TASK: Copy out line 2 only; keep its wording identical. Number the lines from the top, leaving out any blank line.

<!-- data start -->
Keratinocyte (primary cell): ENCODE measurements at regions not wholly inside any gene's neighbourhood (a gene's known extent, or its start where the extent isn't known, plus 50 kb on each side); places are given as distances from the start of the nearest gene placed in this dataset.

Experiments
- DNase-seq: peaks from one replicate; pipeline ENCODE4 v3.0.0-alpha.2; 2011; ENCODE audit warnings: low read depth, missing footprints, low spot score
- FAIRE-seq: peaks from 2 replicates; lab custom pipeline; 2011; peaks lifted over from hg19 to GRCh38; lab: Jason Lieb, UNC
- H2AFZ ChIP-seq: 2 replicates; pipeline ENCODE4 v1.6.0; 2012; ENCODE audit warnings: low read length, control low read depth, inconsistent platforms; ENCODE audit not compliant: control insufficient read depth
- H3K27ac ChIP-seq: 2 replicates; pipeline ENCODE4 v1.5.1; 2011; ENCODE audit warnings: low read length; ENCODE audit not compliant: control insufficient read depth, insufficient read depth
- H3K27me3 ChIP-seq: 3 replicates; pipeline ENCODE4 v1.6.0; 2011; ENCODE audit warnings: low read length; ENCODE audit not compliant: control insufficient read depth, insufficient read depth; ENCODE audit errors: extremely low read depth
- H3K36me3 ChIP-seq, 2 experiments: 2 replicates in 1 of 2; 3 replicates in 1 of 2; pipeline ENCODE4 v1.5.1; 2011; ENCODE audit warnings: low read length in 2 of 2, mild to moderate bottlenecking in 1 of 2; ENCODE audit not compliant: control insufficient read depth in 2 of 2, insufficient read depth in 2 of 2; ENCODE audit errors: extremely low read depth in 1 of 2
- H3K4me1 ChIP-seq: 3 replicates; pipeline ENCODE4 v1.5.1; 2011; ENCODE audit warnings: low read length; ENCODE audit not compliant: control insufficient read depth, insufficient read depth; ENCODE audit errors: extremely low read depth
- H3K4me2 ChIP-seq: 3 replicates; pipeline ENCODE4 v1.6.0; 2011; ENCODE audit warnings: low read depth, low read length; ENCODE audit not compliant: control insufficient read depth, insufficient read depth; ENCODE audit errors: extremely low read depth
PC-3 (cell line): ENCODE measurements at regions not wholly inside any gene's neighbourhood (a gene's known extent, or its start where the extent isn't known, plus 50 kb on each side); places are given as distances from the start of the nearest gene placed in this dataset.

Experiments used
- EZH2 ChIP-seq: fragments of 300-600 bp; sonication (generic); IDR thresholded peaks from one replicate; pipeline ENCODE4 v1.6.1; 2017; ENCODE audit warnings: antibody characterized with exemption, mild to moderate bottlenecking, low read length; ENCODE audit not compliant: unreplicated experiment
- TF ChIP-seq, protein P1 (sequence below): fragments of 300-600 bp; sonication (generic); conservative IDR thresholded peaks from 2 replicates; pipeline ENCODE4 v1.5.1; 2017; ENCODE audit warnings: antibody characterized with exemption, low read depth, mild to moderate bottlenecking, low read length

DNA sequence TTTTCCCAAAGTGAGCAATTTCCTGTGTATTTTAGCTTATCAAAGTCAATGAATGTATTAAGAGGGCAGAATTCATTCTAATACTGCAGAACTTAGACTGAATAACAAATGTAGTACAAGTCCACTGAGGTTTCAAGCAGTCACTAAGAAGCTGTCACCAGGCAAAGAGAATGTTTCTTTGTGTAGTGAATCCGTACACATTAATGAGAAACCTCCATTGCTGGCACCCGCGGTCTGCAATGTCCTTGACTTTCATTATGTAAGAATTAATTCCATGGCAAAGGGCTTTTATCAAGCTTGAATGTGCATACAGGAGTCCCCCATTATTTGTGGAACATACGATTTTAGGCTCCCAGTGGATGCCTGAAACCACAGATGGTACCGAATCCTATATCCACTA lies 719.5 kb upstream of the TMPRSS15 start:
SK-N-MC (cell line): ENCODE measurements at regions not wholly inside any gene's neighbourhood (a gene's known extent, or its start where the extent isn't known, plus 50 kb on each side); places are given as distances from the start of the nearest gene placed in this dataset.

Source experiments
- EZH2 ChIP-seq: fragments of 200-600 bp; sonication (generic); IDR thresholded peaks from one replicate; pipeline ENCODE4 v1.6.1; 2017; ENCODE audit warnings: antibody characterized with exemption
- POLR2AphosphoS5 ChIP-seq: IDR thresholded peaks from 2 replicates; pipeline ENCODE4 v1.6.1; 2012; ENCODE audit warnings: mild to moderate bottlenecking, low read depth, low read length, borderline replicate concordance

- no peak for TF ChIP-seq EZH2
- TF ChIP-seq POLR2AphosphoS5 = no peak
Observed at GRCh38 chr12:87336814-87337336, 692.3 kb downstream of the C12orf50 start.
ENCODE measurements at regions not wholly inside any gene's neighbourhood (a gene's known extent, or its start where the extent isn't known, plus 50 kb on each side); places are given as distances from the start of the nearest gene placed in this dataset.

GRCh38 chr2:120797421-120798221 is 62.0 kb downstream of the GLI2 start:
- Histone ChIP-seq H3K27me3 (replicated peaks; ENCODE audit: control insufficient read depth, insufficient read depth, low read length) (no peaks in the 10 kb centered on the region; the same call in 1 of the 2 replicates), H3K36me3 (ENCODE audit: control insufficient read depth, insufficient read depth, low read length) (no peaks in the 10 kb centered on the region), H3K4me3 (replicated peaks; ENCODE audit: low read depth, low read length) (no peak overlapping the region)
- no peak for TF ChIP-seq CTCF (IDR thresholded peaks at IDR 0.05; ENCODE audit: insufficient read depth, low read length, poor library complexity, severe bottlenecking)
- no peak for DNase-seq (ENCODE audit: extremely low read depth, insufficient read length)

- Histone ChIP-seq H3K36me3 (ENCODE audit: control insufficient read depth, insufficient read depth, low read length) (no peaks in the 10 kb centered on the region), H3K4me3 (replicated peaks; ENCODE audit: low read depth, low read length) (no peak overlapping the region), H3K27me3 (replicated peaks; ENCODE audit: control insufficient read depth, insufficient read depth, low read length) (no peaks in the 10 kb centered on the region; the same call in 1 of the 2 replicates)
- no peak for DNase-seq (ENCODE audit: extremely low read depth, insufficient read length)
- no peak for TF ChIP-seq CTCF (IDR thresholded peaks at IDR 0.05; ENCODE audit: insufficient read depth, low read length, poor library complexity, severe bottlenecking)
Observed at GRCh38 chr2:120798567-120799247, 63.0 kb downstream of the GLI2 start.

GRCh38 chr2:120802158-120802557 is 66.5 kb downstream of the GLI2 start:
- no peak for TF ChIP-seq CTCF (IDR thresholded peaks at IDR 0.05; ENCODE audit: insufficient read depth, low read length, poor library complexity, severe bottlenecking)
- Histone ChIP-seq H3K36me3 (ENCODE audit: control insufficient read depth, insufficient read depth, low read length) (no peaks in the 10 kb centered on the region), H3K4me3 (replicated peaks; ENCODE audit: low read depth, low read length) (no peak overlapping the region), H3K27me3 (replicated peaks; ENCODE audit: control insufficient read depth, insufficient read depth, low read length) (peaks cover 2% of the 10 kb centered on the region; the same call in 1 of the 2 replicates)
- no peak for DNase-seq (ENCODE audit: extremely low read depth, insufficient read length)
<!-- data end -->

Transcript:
Experiments